The Seriously Pink V
The title of this mystery novel refers to a brand of lipstick-Seriously Pink
and the V stands for, we are led to believe, Vengeance, or perhaps Vigilantes. It does not, however, stand for five. The vigilantes in question are four Miami Beach socialite women who band together to murder criminals released from prison who return to their original crimes. (Why exactly, is never completely clear. One of their members was raped, but she’s the least enthusiastic participant in the killings.) On each of their victims, generally killed in dramatically hideous ways-hauled behind a car handcuffed to the door handle, for instance-the women mark a V with the lipstick.
The novel begins with the murder of Judge Karen Hudson. Her husband Tom is close friends with Chief of Detectives Alan Blake. Judge Hudson was stabbed in the street, a platinum and diamond ring cut off her finger. Judge Hudson was dying of cancer and the murder only hastened her death, but Tom can’t deal with his grief, and especially with the unsolved status of his wife’s case.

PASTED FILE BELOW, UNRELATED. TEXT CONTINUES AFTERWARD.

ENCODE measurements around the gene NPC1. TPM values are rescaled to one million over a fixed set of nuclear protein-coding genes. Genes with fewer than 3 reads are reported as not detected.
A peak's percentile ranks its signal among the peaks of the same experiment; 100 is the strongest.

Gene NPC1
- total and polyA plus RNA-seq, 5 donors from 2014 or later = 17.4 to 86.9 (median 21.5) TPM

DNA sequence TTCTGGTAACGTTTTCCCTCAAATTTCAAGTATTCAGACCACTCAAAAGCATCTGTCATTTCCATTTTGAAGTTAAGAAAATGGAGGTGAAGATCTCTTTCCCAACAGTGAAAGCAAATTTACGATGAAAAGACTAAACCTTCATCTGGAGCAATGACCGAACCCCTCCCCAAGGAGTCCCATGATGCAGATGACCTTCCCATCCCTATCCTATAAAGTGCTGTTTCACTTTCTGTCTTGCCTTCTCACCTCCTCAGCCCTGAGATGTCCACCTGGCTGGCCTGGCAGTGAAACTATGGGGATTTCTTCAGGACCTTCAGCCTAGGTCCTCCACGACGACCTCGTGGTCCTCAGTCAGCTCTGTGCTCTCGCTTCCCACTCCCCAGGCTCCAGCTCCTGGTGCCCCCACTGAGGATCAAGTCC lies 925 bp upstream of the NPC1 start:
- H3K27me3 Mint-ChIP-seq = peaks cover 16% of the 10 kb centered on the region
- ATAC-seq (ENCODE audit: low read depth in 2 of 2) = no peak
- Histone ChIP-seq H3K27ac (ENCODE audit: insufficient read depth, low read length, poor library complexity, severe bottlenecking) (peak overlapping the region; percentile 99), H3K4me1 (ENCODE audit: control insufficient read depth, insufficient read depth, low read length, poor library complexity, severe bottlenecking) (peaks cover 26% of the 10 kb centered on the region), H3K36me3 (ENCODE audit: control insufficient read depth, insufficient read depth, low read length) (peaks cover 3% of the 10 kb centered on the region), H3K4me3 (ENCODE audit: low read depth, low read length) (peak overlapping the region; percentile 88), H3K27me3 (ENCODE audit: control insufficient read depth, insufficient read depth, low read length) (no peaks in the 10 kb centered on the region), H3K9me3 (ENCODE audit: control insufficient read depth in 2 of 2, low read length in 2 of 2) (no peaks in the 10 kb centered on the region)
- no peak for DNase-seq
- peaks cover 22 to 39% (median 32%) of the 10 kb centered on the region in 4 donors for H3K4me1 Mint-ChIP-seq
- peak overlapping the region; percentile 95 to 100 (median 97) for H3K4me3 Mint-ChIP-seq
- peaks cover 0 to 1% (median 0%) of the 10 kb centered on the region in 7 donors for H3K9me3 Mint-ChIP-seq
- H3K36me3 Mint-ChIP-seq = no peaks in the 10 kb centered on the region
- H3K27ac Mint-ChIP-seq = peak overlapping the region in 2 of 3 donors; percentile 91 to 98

From this point, the novel zigzags back and forth between the Seriously Pink V?ers and Tom’s grief and his search for the killer. Seemingly unrelated is the story of George Montgomery, a computer professor who is incarcerated after murdering his wife. There is also a subplot regarding a private school on whose board Tom Hudson serves, and the re-introduction into his life of a college sweetheart.
Each story has compelling elements, but the story of Tom Hudson is the most important and central to the story. His grief is palpable, his exasperation with the police believable. What Tom wants isn’t just closure, but vengeance. When he discovers that the police have a suspect, he plots his own revenge.
Finally, in a not-entirely clean fashion, all the stories are wrapped up? more or less. There are references to the Witness Protection Program that never quite fit in, and Montgomery’s involvement in the case of the Seriously Pink V seems entirely too pat. However, the novel is compelling, many of the characters are memorable, and the writing overall is crisp and professional. Not a great novel, but a flawed diamond in the rough.
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